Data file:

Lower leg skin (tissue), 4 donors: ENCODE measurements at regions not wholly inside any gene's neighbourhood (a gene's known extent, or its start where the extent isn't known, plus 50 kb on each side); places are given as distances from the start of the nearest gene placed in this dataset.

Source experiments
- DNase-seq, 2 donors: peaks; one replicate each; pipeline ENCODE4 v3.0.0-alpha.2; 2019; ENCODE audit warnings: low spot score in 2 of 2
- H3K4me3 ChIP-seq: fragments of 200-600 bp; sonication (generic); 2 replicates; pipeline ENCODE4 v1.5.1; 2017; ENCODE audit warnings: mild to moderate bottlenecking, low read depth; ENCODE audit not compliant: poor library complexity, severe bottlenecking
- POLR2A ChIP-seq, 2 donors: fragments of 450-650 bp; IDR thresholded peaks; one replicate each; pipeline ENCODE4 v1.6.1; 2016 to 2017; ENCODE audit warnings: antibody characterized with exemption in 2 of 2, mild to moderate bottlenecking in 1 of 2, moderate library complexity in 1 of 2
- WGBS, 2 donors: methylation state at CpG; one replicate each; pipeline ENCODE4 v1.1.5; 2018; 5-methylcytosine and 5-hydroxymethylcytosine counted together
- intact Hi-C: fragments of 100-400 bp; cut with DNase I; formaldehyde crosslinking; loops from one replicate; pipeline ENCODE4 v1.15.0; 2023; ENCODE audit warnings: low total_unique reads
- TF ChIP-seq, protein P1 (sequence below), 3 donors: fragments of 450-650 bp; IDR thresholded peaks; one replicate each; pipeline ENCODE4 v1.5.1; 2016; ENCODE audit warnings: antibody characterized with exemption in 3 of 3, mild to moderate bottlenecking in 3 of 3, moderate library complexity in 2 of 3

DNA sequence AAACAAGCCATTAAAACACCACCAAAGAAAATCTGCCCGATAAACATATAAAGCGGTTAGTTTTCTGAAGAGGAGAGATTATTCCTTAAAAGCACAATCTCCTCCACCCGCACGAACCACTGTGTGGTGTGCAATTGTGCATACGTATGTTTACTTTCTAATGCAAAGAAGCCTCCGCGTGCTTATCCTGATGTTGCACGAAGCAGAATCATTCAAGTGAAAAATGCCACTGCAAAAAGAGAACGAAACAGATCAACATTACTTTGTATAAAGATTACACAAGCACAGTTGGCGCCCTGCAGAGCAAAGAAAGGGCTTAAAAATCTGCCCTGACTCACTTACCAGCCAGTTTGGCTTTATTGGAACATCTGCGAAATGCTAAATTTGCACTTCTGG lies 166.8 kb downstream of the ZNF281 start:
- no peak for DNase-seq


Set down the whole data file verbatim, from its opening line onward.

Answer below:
Lower leg skin (tissue), 4 donors: ENCODE measurements at regions not wholly inside any gene's neighbourhood (a gene's known extent, or its start where the extent isn't known, plus 50 kb on each side); places are given as distances from the start of the nearest gene placed in this dataset.

Source experiments
- DNase-seq, 2 donors: peaks; one replicate each; pipeline ENCODE4 v3.0.0-alpha.2; 2019; ENCODE audit warnings: low spot score in 2 of 2
- H3K4me3 ChIP-seq: fragments of 200-600 bp; sonication (generic); 2 replicates; pipeline ENCODE4 v1.5.1; 2017; ENCODE audit warnings: mild to moderate bottlenecking, low read depth; ENCODE audit not compliant: poor library complexity, severe bottlenecking
- POLR2A ChIP-seq, 2 donors: fragments of 450-650 bp; IDR thresholded peaks; one replicate each; pipeline ENCODE4 v1.6.1; 2016 to 2017; ENCODE audit warnings: antibody characterized with exemption in 2 of 2, mild to moderate bottlenecking in 1 of 2, moderate library complexity in 1 of 2
- WGBS, 2 donors: methylation state at CpG; one replicate each; pipeline ENCODE4 v1.1.5; 2018; 5-methylcytosine and 5-hydroxymethylcytosine counted together
- intact Hi-C: fragments of 100-400 bp; cut with DNase I; formaldehyde crosslinking; loops from one replicate; pipeline ENCODE4 v1.15.0; 2023; ENCODE audit warnings: low total_unique reads
- TF ChIP-seq, protein P1 (sequence below), 3 donors: fragments of 450-650 bp; IDR thresholded peaks; one replicate each; pipeline ENCODE4 v1.5.1; 2016; ENCODE audit warnings: antibody characterized with exemption in 3 of 3, mild to moderate bottlenecking in 3 of 3, moderate library complexity in 2 of 3

DNA sequence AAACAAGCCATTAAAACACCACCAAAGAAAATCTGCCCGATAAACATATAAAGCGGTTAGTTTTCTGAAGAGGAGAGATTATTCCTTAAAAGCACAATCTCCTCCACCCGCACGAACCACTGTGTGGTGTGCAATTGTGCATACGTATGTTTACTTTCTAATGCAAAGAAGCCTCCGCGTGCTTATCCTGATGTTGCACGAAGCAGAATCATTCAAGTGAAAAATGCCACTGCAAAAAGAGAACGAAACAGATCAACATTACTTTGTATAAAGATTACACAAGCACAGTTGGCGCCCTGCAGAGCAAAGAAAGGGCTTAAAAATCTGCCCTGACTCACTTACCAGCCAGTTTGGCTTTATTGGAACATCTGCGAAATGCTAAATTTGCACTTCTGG lies 166.8 kb downstream of the ZNF281 start:
- no peak for DNase-seq